Yet when we analyse the success and popularity of Infinite Jest a bizarre paradox can be seen: loads of people bought it, but very few actually read it! This may have been in part down to its reputation as a complex and impenetrable novel, but its size was certainly a determining factor too. In appearance it’s practically a modern day War and Peace; a weighty tome coming in at over a thousand, densely written pages in length. Perhaps the reason that so many people bought it (particularly male college students) without ever reading it was so they could display it on their dormitory bookshelves as a symbol of the alternative, intellectual lives that they led, possibly in the hope of getting laid. But in my opinion, these two points are mere illusions. Yes the book is complex, but certainly not impenetrable, even with its often experimental and mutable prose: its contents are beautiful, moving, funny and thoroughly entertaining. And while it does take you on an intricately textured journey into the nature of humanity and society at large, it’s written in such a way as to make its philosophical meaning instantly perceptible, by striking at the heart of your own experiences as a human being. Referring to its size, superficially it does look daunting: I was most definitely intimidated by its heft to begin with. But because it’s such an entertaining novel it never feels like a chore to read; you become so invested in the story it has to tell that you just want to keep on reading and reading and reading. At one point I can remember noticing that I was just over halfway through, and this realisation disheartened me in a way because I simply didn’t want the novel to end.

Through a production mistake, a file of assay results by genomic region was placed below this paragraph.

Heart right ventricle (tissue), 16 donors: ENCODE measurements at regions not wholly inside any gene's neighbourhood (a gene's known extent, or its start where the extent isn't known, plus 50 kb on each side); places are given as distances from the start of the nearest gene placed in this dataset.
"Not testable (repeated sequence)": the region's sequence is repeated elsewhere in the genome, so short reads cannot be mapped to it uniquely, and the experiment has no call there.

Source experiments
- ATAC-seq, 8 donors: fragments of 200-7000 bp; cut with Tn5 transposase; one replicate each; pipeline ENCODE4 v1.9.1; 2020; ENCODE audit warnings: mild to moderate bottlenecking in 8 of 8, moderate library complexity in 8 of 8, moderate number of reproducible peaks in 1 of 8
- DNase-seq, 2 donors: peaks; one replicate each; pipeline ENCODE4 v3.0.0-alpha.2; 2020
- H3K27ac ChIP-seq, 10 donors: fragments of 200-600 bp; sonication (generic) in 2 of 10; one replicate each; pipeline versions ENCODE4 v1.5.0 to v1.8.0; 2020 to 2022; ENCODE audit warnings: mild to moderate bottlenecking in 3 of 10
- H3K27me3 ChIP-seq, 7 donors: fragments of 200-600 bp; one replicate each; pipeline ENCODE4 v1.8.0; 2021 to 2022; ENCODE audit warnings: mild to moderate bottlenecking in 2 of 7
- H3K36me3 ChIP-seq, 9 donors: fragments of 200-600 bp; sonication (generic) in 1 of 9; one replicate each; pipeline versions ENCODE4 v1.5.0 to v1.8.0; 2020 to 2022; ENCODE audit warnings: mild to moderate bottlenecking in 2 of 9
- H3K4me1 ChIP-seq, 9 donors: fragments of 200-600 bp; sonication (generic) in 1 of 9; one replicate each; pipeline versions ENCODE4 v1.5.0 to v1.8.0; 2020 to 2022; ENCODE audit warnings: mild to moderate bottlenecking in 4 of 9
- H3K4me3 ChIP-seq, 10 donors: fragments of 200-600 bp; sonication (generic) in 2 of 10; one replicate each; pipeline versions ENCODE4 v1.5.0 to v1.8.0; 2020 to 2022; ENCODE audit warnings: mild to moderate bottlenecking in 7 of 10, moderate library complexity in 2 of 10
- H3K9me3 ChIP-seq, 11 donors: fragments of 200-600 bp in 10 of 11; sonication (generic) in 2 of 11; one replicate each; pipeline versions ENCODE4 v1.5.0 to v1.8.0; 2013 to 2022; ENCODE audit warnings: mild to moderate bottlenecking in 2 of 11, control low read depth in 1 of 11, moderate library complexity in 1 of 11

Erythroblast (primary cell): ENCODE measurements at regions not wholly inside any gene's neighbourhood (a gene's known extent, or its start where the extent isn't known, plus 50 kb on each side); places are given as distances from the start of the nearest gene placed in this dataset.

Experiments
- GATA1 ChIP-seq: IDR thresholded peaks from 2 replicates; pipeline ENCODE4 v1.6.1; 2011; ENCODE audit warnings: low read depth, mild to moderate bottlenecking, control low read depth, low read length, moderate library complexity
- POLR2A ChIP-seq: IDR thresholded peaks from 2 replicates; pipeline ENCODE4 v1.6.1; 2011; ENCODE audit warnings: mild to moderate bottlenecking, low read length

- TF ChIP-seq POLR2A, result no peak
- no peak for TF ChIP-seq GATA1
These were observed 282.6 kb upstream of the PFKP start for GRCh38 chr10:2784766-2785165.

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David Foster Wallace


I suppose the main reason I’m writing this piece is due to the fact that in the UK Infinite Jest doesn’t seem all that famous, even among avid readers. I’d never heard of it until a close friend of mine recommended it to me, and to this day she’s the only person I know who’s read it and who I can discuss it with. This is such a shame, as I see Infinite Jest as one of those novels that every reader, regardless of age, sex or background, should consume at some point in their lives.